Take Me to Church: The growing push for equality

Irish artist Hozier has topped charts and made headlines around the world recently with his song ‘Take Me to Church’. The song, Gospel-inspired and strangely reminiscent in sound of the Led Zeppelin my father played when I was a child, has a very religious overtone to it, praying and discussing worship repeatedly in the bridge and chorus. Dig a little deeper, however, and a new meaning begins to emerge.

“Lyrically, “Take Me to Church” is a metaphor, with the protagonist comparing his lover to religion” (Wikipedia). Beyond this, are layers upon layers of subtext and insinuation. Publicly, Hozier has discussed the song’s representation of his disapproval of the practices of the Catholic Church, something he was heavily exposed to as a child. More controversially, he has also discussed the undertones of acceptance for diverse sexualities and the importance and naturalness of the human sex drive, something made clear in the homosexual relationship represented in the official music video.

Talking to NY Magazine in 2014, Hozier summarises the key messages of the song:

“”Take Me to Church” is essentially about sex, but it’s a tongue-in-cheek attack at organizations that would … well, it’s about sex and it’s about humanity, and obviously sex and humanity are incredibly tied. Sexuality, and sexual orientation — regardless of orientation — is just natural. An act of sex is one of the most human things. But an organization like the church, say, through its doctrine, would undermine humanity by successfully teaching shame about sexual orientation — that it is sinful, or that it offends God. The song is about asserting yourself and reclaiming your humanity through an act of love. Turning your back on the theoretical thing, something that’s not tangible, and choosing to worship or love something that is tangible and real — something that can be experienced.”

Hozier has not been candid about his sexuality. When asked if there is a personal reason he has been so outspoken against homophobia he asserts that not only if there not a personal reason but he sees no need for there to be. In this one statement Hozier parallels and echoes views of other outspoken artists and public figures who have expressed, either publicly or through music, their distaste for homophobia.

Lady Gaga started a charity, the Born This Way Foundation, in 2011 to help combat homophobia and promote acceptance of gender- and sexual diversity in young Americans. Mackelmore and Ryan Lewis may have collaborated with Mary Lambert for their song Same Love but it certainly didn’t start with her; the two straight artists began writing and producing the song originally under their own impetus, proving that the push for equality in sexual orientation doesn’t have to come from those most directly affected.  Elsewhere, German celebrities lined up to kiss for a GQ piece denouncing the anti-gay protests and laws promulgated by Russia in the lead up to the 2014 Olympic Games.  And Hilary Clinton joined festivities on the International Day Against Homophobia and Transphobia to make a statement, supported by the President of the United States, on the importance of promoting acceptance as a basic human right worldwide.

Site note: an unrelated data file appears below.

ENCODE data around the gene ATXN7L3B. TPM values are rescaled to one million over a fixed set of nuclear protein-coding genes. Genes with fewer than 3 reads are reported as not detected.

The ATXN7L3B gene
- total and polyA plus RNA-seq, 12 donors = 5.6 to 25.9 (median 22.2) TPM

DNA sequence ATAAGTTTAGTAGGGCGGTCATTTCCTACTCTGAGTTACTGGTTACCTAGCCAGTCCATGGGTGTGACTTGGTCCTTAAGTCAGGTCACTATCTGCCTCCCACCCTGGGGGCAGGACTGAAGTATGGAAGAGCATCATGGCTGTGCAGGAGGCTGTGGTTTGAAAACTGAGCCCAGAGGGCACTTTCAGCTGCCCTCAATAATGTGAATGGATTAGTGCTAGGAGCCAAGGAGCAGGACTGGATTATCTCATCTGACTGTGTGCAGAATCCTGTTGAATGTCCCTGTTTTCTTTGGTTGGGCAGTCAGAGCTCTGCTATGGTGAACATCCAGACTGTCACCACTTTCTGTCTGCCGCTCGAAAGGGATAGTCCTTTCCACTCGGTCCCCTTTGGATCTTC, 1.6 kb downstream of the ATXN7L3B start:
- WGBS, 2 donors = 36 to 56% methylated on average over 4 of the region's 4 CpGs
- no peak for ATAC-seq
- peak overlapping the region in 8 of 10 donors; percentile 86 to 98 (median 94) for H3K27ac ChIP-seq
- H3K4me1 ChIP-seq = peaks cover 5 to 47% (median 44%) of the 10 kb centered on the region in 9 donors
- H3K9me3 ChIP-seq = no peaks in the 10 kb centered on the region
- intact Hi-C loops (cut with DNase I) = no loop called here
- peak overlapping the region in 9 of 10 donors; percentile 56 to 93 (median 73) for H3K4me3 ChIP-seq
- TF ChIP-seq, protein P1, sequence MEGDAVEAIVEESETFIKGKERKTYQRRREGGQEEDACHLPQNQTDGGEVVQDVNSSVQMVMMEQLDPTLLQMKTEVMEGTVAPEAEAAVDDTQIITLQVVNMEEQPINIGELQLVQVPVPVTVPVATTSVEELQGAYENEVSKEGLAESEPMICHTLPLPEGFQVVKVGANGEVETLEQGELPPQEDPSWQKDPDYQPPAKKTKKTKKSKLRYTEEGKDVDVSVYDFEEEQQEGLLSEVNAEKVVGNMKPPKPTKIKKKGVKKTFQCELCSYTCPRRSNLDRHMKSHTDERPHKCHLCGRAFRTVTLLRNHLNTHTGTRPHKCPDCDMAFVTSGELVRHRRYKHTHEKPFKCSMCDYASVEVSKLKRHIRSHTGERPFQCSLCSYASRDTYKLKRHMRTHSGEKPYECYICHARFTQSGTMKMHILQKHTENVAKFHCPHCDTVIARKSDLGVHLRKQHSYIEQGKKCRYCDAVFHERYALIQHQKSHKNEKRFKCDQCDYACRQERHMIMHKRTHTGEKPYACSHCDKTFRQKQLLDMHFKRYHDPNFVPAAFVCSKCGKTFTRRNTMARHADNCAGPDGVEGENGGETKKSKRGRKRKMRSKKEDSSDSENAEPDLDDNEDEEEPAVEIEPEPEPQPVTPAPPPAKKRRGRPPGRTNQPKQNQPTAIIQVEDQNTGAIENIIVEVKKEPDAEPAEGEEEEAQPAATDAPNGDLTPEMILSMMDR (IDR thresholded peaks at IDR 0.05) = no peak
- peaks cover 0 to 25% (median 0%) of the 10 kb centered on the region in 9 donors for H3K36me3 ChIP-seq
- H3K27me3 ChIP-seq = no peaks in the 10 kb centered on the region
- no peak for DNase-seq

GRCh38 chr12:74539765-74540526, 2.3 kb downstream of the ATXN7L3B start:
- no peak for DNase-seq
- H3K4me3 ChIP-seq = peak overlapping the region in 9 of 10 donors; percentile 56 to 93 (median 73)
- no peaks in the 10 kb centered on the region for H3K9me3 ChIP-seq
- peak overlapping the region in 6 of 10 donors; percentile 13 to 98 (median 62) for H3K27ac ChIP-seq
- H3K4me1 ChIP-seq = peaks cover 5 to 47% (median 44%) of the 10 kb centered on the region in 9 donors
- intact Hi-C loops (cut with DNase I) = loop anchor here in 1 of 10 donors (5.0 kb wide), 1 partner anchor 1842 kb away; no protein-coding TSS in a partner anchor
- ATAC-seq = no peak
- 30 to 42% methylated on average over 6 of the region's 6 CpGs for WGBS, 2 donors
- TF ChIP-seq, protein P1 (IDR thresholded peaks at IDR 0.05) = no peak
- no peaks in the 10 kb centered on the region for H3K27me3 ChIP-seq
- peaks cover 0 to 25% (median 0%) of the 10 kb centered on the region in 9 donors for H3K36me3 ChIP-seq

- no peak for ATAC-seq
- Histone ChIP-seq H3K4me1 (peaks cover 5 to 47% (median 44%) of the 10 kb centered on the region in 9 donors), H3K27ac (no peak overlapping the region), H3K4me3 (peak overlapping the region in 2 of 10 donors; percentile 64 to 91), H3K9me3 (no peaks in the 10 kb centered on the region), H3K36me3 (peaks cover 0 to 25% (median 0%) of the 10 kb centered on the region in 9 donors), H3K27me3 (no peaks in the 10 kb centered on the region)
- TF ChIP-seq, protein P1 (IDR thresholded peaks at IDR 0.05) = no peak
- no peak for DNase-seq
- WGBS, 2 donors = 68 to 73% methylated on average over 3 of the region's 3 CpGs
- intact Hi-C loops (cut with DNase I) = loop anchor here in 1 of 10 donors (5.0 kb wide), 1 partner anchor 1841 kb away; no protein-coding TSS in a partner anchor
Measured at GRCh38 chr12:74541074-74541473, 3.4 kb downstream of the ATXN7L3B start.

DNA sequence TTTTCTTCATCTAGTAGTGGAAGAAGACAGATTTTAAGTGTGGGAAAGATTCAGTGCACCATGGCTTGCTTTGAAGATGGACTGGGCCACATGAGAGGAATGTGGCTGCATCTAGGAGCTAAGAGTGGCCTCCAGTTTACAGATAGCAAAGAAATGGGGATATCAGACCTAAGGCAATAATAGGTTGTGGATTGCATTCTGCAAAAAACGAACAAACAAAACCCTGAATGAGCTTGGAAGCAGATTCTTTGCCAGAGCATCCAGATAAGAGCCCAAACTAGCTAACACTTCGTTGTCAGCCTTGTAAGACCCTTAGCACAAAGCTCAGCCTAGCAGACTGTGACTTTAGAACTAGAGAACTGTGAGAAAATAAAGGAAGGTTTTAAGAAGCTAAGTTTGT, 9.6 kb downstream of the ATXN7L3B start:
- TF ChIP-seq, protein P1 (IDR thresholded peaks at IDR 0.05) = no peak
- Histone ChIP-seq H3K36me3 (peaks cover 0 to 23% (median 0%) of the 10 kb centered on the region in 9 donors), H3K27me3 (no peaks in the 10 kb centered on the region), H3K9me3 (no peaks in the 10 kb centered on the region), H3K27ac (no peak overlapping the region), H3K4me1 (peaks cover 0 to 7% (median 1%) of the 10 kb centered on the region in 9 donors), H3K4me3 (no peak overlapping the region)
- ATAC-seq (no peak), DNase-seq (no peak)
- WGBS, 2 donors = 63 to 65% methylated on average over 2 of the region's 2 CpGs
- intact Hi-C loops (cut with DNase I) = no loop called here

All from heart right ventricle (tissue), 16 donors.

Everywhere you look the cries for equality are getting louder and louder. More and more countries are legalising same-sex marriage. Places like Uganda, Nigeria and Russia, countries with openly homophobic laws, are facing harsher and harsher criticisms and sanctions. The world is changing, more and more publicly, and being who you are is no longer something you’re encouraged to hide.

Celebrities and public figures far and wide, gay and straight, are joining the movement to end homophobia. The push for acceptance of diverse genders and sexualities has well and truly moved beyond the confines of LGBT sub-culture and into the public space. And it is beautiful. But we need more artists like Hozier and more songs like ‘Take Me to Church”. We need more diversity, strength and acceptance in our public figures. We need to keep pushing and fighting. And we need to win. Because being who you are, not fitting into someone else’s narrow and prescribed box, should never be shameful and should never be persecuted.



Beyond the Schoolyard

Today is Bullying Awareness Day in New Zealand. It’s no secret that most children are bullied at some point. Children (and teenagers) often lack the maturity and emotional intelligence of adults; they act on instinct and say and do things they don’t fully understand. This is normal. But some bullying goes so far beyond the realm of normal it’s soul destroying. And no bullying is okay.

When I was 10 my uncle was killed in a car accident. I had shown symptoms of alopecia (a rare form of stress-related hair loss) before but the accident set it off properly. I lost all my hair except for a ponytail at the back of my head. To cover my bald head I wore a baseball cap with Goofy on the front. I was the only child allowed to wear a hat inside so naturally the others were curious. They resorted to increasingly blunt methods of discerning why when the teachers wouldn’t tell them. One day, after the final bell had gone, I decided to stay late. I don’t remember why now but by the time I left there weren’t a lot of people around. As I walked out the door of my classroom one of the boys in my class ripped my hat off my head.  As I turned to grab it he threw it to a friend. They tossed it back and forth between them while I jumped around in the middle, tears pouring down my face. I can still feel the pain of that day in a place deep inside of me; somewhere the light never touches.

By the time I started intermediate my hair had grown in and I was able to wear it cut short. 2 to 3 times a week children asked me if I was a boy or a girl. They also used to tell me I wasn’t allowed to stand in line at the tuck shop because they didn’t want to catch cancer from me. Cancer.